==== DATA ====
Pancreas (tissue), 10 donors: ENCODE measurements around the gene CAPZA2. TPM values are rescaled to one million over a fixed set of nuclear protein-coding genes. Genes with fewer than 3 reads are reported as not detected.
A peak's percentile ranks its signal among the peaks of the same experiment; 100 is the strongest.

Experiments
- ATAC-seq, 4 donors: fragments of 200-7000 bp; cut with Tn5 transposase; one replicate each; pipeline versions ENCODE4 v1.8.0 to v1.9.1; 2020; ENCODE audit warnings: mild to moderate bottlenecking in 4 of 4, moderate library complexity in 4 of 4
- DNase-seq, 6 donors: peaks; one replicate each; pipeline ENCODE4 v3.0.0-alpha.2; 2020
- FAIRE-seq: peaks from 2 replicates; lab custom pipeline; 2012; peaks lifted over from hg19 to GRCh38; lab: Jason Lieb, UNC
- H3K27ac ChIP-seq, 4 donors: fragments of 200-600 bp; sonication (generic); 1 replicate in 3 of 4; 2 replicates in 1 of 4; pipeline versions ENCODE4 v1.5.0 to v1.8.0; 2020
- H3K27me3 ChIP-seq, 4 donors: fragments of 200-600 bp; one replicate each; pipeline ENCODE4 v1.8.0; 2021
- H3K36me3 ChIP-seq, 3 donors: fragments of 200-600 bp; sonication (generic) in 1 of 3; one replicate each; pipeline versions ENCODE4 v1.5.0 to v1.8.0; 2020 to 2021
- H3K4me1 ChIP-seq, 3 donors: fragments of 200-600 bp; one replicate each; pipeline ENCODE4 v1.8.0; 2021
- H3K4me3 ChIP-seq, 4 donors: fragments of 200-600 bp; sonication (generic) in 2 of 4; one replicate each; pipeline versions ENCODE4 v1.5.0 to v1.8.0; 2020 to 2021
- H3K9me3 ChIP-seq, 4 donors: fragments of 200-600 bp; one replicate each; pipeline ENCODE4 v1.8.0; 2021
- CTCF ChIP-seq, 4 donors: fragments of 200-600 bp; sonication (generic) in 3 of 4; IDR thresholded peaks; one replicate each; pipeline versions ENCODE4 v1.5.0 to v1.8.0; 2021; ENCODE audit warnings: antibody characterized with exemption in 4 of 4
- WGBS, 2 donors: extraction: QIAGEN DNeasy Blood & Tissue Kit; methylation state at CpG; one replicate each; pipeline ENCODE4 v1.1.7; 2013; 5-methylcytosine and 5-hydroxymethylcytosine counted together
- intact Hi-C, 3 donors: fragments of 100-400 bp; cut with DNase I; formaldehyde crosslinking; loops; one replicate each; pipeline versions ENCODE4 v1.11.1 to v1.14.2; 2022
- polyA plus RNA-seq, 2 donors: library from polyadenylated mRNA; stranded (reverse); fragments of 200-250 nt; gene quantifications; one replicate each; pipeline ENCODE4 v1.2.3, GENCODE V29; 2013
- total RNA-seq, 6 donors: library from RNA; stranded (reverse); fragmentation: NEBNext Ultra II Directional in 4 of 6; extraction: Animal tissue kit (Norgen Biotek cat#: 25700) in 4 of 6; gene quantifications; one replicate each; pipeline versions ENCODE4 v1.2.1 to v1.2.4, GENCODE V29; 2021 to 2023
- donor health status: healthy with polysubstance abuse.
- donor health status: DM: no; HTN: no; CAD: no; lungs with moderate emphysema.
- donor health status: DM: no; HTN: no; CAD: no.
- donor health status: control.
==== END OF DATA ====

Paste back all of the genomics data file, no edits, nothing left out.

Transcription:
Pancreas (tissue), 10 donors: ENCODE measurements around the gene CAPZA2. TPM values are rescaled to one million over a fixed set of nuclear protein-coding genes. Genes with fewer than 3 reads are reported as not detected.
A peak's percentile ranks its signal among the peaks of the same experiment; 100 is the strongest.

Experiments
- ATAC-seq, 4 donors: fragments of 200-7000 bp; cut with Tn5 transposase; one replicate each; pipeline versions ENCODE4 v1.8.0 to v1.9.1; 2020; ENCODE audit warnings: mild to moderate bottlenecking in 4 of 4, moderate library complexity in 4 of 4
- DNase-seq, 6 donors: peaks; one replicate each; pipeline ENCODE4 v3.0.0-alpha.2; 2020
- FAIRE-seq: peaks from 2 replicates; lab custom pipeline; 2012; peaks lifted over from hg19 to GRCh38; lab: Jason Lieb, UNC
- H3K27ac ChIP-seq, 4 donors: fragments of 200-600 bp; sonication (generic); 1 replicate in 3 of 4; 2 replicates in 1 of 4; pipeline versions ENCODE4 v1.5.0 to v1.8.0; 2020
- H3K27me3 ChIP-seq, 4 donors: fragments of 200-600 bp; one replicate each; pipeline ENCODE4 v1.8.0; 2021
- H3K36me3 ChIP-seq, 3 donors: fragments of 200-600 bp; sonication (generic) in 1 of 3; one replicate each; pipeline versions ENCODE4 v1.5.0 to v1.8.0; 2020 to 2021
- H3K4me1 ChIP-seq, 3 donors: fragments of 200-600 bp; one replicate each; pipeline ENCODE4 v1.8.0; 2021
- H3K4me3 ChIP-seq, 4 donors: fragments of 200-600 bp; sonication (generic) in 2 of 4; one replicate each; pipeline versions ENCODE4 v1.5.0 to v1.8.0; 2020 to 2021
- H3K9me3 ChIP-seq, 4 donors: fragments of 200-600 bp; one replicate each; pipeline ENCODE4 v1.8.0; 2021
- CTCF ChIP-seq, 4 donors: fragments of 200-600 bp; sonication (generic) in 3 of 4; IDR thresholded peaks; one replicate each; pipeline versions ENCODE4 v1.5.0 to v1.8.0; 2021; ENCODE audit warnings: antibody characterized with exemption in 4 of 4
- WGBS, 2 donors: extraction: QIAGEN DNeasy Blood & Tissue Kit; methylation state at CpG; one replicate each; pipeline ENCODE4 v1.1.7; 2013; 5-methylcytosine and 5-hydroxymethylcytosine counted together
- intact Hi-C, 3 donors: fragments of 100-400 bp; cut with DNase I; formaldehyde crosslinking; loops; one replicate each; pipeline versions ENCODE4 v1.11.1 to v1.14.2; 2022
- polyA plus RNA-seq, 2 donors: library from polyadenylated mRNA; stranded (reverse); fragments of 200-250 nt; gene quantifications; one replicate each; pipeline ENCODE4 v1.2.3, GENCODE V29; 2013
- total RNA-seq, 6 donors: library from RNA; stranded (reverse); fragmentation: NEBNext Ultra II Directional in 4 of 6; extraction: Animal tissue kit (Norgen Biotek cat#: 25700) in 4 of 6; gene quantifications; one replicate each; pipeline versions ENCODE4 v1.2.1 to v1.2.4, GENCODE V29; 2021 to 2023
- donor health status: healthy with polysubstance abuse.
- donor health status: DM: no; HTN: no; CAD: no; lungs with moderate emphysema.
- donor health status: DM: no; HTN: no; CAD: no.
- donor health status: control.